There Should Be No Mystery About How Our Children Are Learning

Editor's note:

This blog was originally published on The Guardian on March 16, 2014.

“Every one else sees the big picture. I see the pixels.”

The psychologist Helen Abadzi said this to me at last year’s World Innovation Summit for Education in Qatar. She worked for almost three decades at the World Bank, applying her expertise in cognitive psychology and neuroscience to the task of improving education.

Her words were a beautiful reminder that behind all the big statistics and fevered debates in education are children. Our big picture is made up of the images of individual children, holding a book, sounding out letters. A child moving from counting to adding and subtracting, and then multiplying and dividing. A child becoming literate and numerate: acquiring the foundation stones of what we all want to be a great education.

The adult sitting with an individual child will be able to assess how much progress he or she is making. But to form a true big picture out of these hundreds of millions of individual experiences, we need a measurement system that works. Our big picture has to be an accurate one, not an erratic jumble of superficial impressions.

Mass measurement of educational outcomes has long been controversial and it continues to be. We measure children’s progress – as it is the only way to measure their progress – through testing. To reliably inform public policy and to shine a light on best practice, those results need to be as transparent as possible. There should be no mystery about how well our children are learning.

In developed countries, testing and transparency are often opposed.Many contend that children will be too stressed by the experience. Really, this is a reflection on how the adults will conduct themselves. If parents and teachers maintain a sense of calm about testing, so will the children.

In any event, at some point during their schooling, and certainly during the course of their adult lives, today’s children will directly face evaluation, feedback and criticism. They will work out how best to respond to a world where being judged is an inevitable part of the process of growing up.

It is also said that education will spiral down to being nothing more than “teaching to the test”. Once again, the adults need to conduct themselves sensibly. Even if they do not, if the tests are well designed for literacy and numeracy then the test is best mastered by increasing the core skills children need.

We are also told that testing cannot measure everything about education. Certainly that is true, but the inability to measure all things should not deter us from measuring what we can – and we can certainly measure the fundamentals of achievement.

Around the globe, there are huge gaps in our understanding of what is happening with children’s education. A data revolution – big and small – is needed. But the sneak peeks we have about what is going on should gravely trouble us.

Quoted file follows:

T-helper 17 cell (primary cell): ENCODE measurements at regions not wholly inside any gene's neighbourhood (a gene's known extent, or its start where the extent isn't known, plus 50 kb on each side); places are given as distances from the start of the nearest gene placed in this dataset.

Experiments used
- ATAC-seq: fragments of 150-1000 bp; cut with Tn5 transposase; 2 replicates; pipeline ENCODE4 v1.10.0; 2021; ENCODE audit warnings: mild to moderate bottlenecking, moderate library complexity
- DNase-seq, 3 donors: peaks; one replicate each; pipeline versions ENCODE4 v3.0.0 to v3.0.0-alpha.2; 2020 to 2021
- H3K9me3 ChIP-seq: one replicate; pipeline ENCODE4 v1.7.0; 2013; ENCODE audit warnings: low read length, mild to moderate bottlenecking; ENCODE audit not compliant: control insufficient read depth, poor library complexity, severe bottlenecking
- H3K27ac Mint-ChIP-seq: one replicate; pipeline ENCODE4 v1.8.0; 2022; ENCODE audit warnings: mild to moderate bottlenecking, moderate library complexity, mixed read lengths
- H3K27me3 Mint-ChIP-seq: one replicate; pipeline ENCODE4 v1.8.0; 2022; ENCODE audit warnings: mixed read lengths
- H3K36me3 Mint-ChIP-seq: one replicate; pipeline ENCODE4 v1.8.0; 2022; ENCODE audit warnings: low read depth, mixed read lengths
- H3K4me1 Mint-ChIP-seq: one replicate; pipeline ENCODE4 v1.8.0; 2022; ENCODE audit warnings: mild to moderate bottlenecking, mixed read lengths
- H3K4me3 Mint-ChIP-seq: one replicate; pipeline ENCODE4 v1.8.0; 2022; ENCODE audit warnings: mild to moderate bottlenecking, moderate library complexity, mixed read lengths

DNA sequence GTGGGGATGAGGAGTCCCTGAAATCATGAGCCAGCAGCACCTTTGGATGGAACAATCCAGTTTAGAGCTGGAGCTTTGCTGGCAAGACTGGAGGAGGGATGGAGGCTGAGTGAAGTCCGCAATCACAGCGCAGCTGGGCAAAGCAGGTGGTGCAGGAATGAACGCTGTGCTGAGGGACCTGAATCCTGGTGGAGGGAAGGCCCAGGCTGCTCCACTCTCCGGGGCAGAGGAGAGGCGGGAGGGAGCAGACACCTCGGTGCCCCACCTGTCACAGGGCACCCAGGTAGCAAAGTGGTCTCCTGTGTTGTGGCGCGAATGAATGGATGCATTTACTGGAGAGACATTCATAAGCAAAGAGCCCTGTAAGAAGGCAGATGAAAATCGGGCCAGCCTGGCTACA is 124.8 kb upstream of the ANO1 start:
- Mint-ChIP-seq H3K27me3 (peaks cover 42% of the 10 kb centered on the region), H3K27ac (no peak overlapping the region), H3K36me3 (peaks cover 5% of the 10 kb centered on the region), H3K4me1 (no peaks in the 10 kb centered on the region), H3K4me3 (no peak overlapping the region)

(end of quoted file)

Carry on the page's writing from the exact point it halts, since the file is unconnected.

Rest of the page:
Critics of testing say the results are meaningless without understanding the backgrounds of the children and the education advantages and disadvantages they bring to school. On this the critics are 100% right, which is why testing information needs to be placed in its proper contexts.

In Australia, as education minister, I created, a website which gives all Australians access to rich and contextualised data about how every school is going, including information about the amount of money available to each school for the task of educating children.

Around the globe, there are huge gaps in our understanding of what is happening with children’s education. A data revolution – big and small – is needed. But the sneak peeks we have about what is going on should gravely trouble us.

Through the Millennium Development Goals, the global community promised the children of the world universal access to primary school education. We are still to make good on that promise to 57 million children.

Even when children do get access to school, true access to learning eludes them. Around 250 million children in developing countries are not reaching basic levels of literacy and numeracy despite many of them having spent four years in school.

As the world debates what should replace the Millennium Development Goals after 2015, there is an increasingly clear focus on the need for a goal that improves both access and learning. A goal that encompasses both more children attending school and receiving a better quality education.

Such a goal can only have meaning if we can measure outcomes and track improving quality. In my capacity as a senior fellow at the Brookings Institution, I have the privilege of seeing up close the global efforts being made through the Learning Metrics Task Force to develop these measures of quality education.

On this Task Force, people of good will and expertise are labouring to design ways of measuring things like reading proficiency and numeracy skills by the end of primary school in a way which can have global applicability, meaning, and ultimately help educators improve students’ learning. Getting the goal right will galvanise our efforts for the children of the world in the most productive way.

Critics of testing and transparency in developed nations often argue that there is no point measuring if no one acts when underperformance is uncovered. This criticism is spot on. Data and transparency shine a light. The onus is on us to respond to what is revealed.

Globally this means a goal set must be a goal attained – for our children and our future.